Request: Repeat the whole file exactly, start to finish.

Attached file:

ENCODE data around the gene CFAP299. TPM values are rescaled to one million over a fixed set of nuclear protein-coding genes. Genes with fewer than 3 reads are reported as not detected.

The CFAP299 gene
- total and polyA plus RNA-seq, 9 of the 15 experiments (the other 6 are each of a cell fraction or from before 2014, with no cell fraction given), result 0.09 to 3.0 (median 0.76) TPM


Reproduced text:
ENCODE data around the gene CFAP299. TPM values are rescaled to one million over a fixed set of nuclear protein-coding genes. Genes with fewer than 3 reads are reported as not detected.

The CFAP299 gene
- total and polyA plus RNA-seq, 9 of the 15 experiments (the other 6 are each of a cell fraction or from before 2014, with no cell fraction given), result 0.09 to 3.0 (median 0.76) TPM